Take the 2-minute tour ×
Stack Overflow is a question and answer site for professional and enthusiast programmers. It's 100% free, no registration required.

I'm having trouble with a shell script in Cygwin. The specific command that's causing the problem is this:

sed -e "s/6.0.[0123456789]\{1,\}/6.0.${REV}/g" "path/to/file/config.xml" > "path/to/file/config.xml.tmp"

The problem is that the file is being created with a strange character at the end, so instead of being named config.xml.tmp, it's named "config.xml.tmp". From the "ls" command and from the windows command prompt, it looks like "config.xml.tmp?"

If I run the sed command just from the shell, the file named correctly, and the script works fine in Linux.

Any idea what could be wrong? Thanks!

share|improve this question

1 Answer 1

up vote 2 down vote accepted

My guess is that your script file doesn't have UNIX line endings. The \r character in the windows line ending is what's getting added to the end of your filename. You can check with od or hexdump to see if that's the problem.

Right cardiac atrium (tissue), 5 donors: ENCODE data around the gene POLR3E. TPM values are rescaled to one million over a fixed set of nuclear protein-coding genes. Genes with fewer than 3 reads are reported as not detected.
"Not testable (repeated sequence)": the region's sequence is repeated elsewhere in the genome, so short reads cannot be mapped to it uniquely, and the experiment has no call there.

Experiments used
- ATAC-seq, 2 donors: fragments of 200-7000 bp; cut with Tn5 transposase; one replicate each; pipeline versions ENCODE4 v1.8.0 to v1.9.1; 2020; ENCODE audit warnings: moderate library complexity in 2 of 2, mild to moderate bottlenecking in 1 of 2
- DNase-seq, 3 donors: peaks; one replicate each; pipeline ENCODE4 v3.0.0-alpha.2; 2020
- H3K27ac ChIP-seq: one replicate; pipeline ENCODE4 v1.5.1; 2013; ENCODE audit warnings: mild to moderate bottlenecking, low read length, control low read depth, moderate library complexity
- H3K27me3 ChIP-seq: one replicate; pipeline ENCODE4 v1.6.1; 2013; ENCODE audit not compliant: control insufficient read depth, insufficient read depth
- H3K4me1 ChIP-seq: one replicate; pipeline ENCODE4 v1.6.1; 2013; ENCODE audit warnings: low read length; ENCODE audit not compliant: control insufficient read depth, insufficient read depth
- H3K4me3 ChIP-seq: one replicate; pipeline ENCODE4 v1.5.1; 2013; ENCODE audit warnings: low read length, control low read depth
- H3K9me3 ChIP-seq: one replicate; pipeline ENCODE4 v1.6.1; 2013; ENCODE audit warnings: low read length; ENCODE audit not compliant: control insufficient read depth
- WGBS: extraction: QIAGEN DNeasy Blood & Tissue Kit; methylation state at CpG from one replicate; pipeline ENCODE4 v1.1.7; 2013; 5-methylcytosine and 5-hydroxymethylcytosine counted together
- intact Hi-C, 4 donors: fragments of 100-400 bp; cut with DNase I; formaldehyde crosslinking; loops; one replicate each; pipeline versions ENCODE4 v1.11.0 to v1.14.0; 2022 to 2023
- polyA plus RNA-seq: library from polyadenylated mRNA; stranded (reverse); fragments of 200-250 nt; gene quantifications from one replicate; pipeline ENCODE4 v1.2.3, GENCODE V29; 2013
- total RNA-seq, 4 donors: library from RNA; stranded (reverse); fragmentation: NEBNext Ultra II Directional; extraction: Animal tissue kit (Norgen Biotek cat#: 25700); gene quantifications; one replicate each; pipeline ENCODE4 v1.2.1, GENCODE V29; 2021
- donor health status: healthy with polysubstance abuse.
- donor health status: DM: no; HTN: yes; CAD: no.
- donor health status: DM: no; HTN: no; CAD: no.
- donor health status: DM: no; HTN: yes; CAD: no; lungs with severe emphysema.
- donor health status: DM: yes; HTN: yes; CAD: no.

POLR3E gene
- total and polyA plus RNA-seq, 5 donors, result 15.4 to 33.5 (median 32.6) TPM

share|improve this answer
Thanks! Ran dos2unix on it, and all is well :) –  Rhys Causey Jan 4 '10 at 19:33
I've got what is likely the identical problem, but I'm invoking cygwin 1.7.6-1's sh.exe from make on Windows. I don't have this problem when using earlier versions of cygwin and I can't change the line-endings of this makefile, any suggestions for my situation? –  kbyrd Mar 30 '12 at 10:46
Why can't you change the line endings? Cygwin's bash has a shell option to ignore them, maybe you can try that. –  Carl Norum Mar 30 '12 at 14:56

Your Answer


By posting your answer, you agree to the privacy policy and terms of service.

Not the answer you're looking for? Browse other questions tagged or ask your own question.